A team of north-east lifesavers will be poised for action if needed over Christmas – but hope to find time to enjoy a few festivities too.
Scotland’s Charity Air Ambulance (SCAA) will be rolled out of its hangar at Aberdeen International Airport as usual early in the morning, ready to fly a pair of paramedics wherever there is need.
But team lead Ewan Littlejohn, paramedic Laura McAllister and pilot Gav Rowley intend to make as much of the occasion as they can even though they will be away from their families on Christmas Eve and Christmas Day.
Helimed 79, the charity’s second aircraft, launched from Aberdeen in April and has since flown to the rescue of casualties across the north-east, Highlands and islands.
Mr Rowley served with the RAF prior to the last 13 years flying air ambulances.
For them, “it’s just part of the job, as it is for all emergency services”, Mr Littlejohn said.
He added: “I’ve a young son at home so it would be good to be with the family but I thought I should take one for the team and work Christmas this year.
“I have managed to escape it for the last five years so this is the first in a long time – but I’m sure we will have a great time at base.
“My son is old enough now to understand not being there on Christmas Day is part of my job – but young enough he will probably still be up at 5am anyway.”
With no idea when they might be rushed into action, the team will forego the turkey and trimmings for a barbecue at base, also a nod to Ms McAllister’s Melbourne roots.
She said: “I would normally spend my Christmas on the beach, so in a cold Scottish winter I’ll be happy to be at work.
“Most of my family are back in Australia so I’m more than happy to work Christmas because many of the guys here have kids.”
Last year, she spent Christmas working on the Scottish Ambulance Service’s fixed wing aircraft King Air, flying an ill baby to hospital from Shetland at night.
In more normal times, Christmas is a quiet day for the divisional ambulance service, with paramedics usually tending to medical calls such as cardiac arrests but far fewer traumatic jobs such as road accidents.
However, with December 25 now the only time many families will be able to see each other before a the imposition of Level 4 coronavirus restrictions on mainland Scotland for three weeks, roads could well be busier.
While the team will make the best of it, pilot Gavin Rowley remains focused on the job, adding: “The most important thing is, despite trying to have a jolly day at base, to have our game faces on if we are called upon.
“Late December can often bring enjoyable weather challenges so we have make sure we are ready to go.”
But the father-of-five said the Christmas shift came with perks usually only afforded to Father Christmas; the view of a peaceful Scotland, illuminated by decorations.
“It is quite a privilege to be out and about, seeing the world from the sky on Christmas Day when everyone else is busy.
“Aberdeen airport will be dead and the only people flying will be us and the Coastguard.
“It’s absolutely beautiful when you’re flying back in the dark to see the effort people make to decorate their houses from the air – it’s a sight to enjoy.”
Lifesavers need your help to keep north Scotland safe
With coronavirus impacting many planned fundraising events for SCAA, the charity still has some way to go to pay for its first three years of Aberdeen operations.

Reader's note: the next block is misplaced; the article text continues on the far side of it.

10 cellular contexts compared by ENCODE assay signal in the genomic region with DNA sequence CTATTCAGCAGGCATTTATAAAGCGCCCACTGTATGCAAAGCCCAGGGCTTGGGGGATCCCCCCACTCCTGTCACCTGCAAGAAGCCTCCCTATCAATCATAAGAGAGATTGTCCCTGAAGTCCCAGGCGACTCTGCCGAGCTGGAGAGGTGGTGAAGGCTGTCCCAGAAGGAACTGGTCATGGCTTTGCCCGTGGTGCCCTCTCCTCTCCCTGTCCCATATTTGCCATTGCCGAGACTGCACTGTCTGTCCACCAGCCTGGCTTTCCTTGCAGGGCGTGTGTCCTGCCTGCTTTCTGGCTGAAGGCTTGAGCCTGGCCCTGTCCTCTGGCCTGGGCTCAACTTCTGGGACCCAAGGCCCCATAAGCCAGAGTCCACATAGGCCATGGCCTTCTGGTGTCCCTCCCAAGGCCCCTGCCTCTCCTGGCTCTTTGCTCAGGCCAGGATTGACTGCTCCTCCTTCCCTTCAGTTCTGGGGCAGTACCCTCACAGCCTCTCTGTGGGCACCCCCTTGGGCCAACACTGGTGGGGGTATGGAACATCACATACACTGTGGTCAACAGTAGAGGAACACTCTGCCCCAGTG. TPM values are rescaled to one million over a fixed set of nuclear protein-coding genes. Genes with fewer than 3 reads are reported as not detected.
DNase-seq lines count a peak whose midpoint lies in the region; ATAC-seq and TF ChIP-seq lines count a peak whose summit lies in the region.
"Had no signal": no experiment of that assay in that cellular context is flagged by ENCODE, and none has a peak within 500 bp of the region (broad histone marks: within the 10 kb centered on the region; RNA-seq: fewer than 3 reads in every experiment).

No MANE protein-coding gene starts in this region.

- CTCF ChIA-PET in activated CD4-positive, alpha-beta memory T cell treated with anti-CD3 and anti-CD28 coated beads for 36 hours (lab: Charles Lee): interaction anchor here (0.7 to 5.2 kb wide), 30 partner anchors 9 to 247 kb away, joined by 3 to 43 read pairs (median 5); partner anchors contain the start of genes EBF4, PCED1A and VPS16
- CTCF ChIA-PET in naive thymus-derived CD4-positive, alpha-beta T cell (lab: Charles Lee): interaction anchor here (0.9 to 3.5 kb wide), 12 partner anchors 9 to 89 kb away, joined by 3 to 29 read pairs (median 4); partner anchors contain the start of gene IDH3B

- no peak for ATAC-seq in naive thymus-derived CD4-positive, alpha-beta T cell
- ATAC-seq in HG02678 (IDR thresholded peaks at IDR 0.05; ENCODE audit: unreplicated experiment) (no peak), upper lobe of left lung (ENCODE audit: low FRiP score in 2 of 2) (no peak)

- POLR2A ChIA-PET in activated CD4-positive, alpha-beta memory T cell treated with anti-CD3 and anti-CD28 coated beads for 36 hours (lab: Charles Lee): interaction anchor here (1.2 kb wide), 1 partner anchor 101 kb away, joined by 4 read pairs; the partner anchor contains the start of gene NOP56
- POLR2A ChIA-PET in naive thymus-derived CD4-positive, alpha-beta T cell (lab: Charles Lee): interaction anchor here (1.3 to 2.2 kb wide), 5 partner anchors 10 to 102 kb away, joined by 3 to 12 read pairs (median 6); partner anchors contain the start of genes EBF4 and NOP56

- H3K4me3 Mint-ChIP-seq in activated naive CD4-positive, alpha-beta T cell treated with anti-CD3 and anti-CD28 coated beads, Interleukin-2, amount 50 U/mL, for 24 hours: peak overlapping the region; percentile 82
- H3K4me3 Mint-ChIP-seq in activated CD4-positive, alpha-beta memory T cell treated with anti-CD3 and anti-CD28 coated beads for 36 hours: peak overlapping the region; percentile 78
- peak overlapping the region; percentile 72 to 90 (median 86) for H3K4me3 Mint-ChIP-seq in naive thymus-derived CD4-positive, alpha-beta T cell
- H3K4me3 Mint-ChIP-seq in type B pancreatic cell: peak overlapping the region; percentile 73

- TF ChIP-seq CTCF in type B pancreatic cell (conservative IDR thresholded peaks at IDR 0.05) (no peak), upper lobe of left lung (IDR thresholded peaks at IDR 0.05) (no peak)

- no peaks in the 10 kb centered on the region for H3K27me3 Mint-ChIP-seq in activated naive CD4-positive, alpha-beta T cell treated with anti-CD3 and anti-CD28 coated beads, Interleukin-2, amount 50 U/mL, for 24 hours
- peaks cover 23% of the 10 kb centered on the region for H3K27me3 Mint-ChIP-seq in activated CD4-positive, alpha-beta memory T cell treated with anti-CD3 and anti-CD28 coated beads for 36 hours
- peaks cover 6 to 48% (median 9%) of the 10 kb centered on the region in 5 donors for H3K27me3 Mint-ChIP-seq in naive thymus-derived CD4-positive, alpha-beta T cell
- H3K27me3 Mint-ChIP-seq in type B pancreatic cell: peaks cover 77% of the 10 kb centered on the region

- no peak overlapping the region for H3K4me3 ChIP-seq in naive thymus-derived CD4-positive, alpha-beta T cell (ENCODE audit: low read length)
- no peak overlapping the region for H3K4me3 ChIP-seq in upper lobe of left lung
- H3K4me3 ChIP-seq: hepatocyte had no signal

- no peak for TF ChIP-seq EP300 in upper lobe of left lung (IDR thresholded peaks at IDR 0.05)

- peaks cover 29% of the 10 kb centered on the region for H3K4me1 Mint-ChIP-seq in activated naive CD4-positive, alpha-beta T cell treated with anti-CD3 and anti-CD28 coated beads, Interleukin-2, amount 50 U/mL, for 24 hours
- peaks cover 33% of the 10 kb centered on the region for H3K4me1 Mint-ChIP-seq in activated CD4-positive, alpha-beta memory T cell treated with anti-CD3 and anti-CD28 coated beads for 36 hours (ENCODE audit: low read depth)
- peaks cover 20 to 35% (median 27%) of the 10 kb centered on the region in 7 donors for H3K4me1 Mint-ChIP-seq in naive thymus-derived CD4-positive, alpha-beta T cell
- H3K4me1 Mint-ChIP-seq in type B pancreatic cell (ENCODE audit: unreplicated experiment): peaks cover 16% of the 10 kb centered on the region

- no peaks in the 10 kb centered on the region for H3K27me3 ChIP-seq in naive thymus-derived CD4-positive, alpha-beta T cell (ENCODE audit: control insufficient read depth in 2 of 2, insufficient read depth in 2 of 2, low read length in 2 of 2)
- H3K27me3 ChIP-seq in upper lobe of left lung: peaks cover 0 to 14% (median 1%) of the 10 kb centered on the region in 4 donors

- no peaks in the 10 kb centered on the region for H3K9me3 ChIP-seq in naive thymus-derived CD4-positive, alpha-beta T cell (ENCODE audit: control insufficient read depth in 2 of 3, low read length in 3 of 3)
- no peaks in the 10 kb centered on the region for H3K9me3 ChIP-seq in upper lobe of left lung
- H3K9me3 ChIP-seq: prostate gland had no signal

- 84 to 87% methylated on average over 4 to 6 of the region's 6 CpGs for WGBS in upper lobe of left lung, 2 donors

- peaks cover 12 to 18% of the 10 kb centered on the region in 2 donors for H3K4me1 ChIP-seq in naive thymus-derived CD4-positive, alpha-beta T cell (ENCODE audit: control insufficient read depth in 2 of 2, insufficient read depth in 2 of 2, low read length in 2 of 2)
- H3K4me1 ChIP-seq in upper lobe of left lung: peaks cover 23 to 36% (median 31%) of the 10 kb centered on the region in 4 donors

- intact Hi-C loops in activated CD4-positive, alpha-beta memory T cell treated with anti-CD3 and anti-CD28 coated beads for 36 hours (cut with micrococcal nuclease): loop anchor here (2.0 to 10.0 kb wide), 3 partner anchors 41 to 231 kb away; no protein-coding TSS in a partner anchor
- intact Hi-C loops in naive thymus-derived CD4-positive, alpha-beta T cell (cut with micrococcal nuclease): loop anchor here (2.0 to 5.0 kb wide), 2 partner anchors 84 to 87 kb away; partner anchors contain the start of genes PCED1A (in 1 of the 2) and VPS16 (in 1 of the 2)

The charity set an ambitious £6 million target and – at last update – had collected around half.
Lead paramedic Ewan Littlejohn said: “We are an emergency service and without support we can’t go out and help people in need.
“We are a life-saving and time-saving service in the north-east and beyond.
“We have been up to the Highlands and Orkney in our work and it’s important to reinforce the time we save.”
Pilot Gav Rowley added: “In November we flew with a team of emergency doctors from Aberdeen to Skye in about an hour and 45 minutes.
“When you think about driving that, you can’t imagine how long that would take even with an emergency ambulance crew.
“The fact we are now part of a far-reaching service bringing first class, hospital-level medical care to an incident is only happening due to donations.
“That same week we flew to Loch Muick to collect a man who was quite unwell on top of a hill at 2,000 ft.
“It wasn’t ‘oh, the helicopter is a bit quicker’ on that occasion, there were few alternatives.”
Supporting the charity can be as easy as snapping up a Boxing Day deal online, using the Amazon Smile website which sells the same products but donates 0.5% of the cost to a chosen charity.
Paramedic Laura McAllister added: “If people have the means, we’d ask them to remember us this Christmas – it will be us three here to help them if needed.”
Scotland’s Charity Air Ambulance has made a huge impact since 2013, saving lives and preventing suffering.
That is why the P&J campaigned successfully for SCAA’s second helicopter to be based in our region.
The countdown is now on for the aircraft – call sign Helimed 79 – to start flying missions from Aberdeen Airport.
But this is an emergency service that relies entirely on donations.
Each call-out costs about £2,500 and SCAA needs P&J readers to help hit its £6million target and get things off to a successful start.
So please do anything you can to raise those funds and show that We’re Backing Helimed 79.
Ways to donate to SCAA
Text: Text ‘SCAA’ and the amount to 70085
Cheques: Made payable to ‘SCAA’ or ‘Scotland’s Charity Air Ambulance’ and sent to: Scotland’s Charity Air Ambulance (SCAA), The Control Tower, Perth Airport, Scone, PH2 6PL